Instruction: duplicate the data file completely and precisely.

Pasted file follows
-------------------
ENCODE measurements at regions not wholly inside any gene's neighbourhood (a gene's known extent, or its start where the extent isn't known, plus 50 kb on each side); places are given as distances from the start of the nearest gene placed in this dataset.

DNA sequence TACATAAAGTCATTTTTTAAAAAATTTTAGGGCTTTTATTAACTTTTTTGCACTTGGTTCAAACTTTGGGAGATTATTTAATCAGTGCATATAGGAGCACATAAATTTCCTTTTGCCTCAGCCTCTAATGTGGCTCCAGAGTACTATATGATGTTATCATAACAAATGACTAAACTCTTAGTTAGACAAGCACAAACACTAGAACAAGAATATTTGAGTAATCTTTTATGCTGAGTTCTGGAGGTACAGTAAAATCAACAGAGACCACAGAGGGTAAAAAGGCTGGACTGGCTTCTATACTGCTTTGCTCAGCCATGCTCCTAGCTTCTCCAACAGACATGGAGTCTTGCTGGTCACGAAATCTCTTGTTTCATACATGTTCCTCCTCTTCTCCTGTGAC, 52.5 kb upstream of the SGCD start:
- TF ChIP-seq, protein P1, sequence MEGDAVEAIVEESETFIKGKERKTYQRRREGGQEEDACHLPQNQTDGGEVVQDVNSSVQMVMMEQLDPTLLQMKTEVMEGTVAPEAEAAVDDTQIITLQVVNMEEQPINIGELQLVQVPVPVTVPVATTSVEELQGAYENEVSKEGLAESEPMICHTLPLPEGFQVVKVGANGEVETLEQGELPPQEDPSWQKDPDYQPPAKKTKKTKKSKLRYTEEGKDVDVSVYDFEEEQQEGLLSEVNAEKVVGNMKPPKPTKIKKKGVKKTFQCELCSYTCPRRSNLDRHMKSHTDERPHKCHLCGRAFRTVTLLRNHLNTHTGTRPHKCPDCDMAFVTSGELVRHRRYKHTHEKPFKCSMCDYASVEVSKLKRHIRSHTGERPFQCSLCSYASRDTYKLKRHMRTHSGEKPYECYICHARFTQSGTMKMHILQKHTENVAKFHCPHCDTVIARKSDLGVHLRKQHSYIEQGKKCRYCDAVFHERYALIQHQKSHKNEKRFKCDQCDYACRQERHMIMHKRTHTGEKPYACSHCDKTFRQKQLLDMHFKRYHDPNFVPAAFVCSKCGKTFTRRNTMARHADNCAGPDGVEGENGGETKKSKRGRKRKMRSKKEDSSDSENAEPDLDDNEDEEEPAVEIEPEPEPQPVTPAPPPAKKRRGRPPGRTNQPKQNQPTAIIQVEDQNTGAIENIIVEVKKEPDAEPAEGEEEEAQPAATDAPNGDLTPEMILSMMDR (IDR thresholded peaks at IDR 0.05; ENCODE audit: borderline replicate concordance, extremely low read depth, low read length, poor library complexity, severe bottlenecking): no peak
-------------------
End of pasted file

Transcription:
ENCODE measurements at regions not wholly inside any gene's neighbourhood (a gene's known extent, or its start where the extent isn't known, plus 50 kb on each side); places are given as distances from the start of the nearest gene placed in this dataset.

DNA sequence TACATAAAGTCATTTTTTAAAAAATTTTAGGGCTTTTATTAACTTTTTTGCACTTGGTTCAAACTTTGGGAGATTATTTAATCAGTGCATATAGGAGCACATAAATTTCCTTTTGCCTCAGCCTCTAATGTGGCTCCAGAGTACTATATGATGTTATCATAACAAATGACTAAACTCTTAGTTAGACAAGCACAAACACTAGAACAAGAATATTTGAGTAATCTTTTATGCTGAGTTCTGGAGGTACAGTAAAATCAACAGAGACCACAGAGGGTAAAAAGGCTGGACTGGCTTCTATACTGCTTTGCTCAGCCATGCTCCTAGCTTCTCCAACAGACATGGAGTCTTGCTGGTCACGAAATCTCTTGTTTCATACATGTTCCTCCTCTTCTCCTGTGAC, 52.5 kb upstream of the SGCD start:
- TF ChIP-seq, protein P1, sequence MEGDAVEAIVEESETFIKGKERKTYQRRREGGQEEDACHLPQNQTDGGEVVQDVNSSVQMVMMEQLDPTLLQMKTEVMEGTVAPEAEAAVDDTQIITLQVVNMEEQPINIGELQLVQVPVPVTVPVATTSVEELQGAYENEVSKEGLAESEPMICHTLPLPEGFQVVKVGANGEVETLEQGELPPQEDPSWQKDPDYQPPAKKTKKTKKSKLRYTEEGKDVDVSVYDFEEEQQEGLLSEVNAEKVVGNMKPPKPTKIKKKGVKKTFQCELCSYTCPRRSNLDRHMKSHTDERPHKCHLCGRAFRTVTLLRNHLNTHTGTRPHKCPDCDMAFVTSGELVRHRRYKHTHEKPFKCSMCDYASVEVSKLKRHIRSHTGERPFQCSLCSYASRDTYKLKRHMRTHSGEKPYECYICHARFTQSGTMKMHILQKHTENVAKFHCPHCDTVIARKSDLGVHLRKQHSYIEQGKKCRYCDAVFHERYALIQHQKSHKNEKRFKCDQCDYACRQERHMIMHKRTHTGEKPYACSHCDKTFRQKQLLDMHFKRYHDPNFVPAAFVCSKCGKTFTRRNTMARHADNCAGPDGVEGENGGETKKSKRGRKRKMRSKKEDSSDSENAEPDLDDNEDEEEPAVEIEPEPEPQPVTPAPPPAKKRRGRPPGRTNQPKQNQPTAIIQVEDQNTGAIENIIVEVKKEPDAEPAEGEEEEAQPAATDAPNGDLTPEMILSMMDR (IDR thresholded peaks at IDR 0.05; ENCODE audit: borderline replicate concordance, extremely low read depth, low read length, poor library complexity, severe bottlenecking): no peak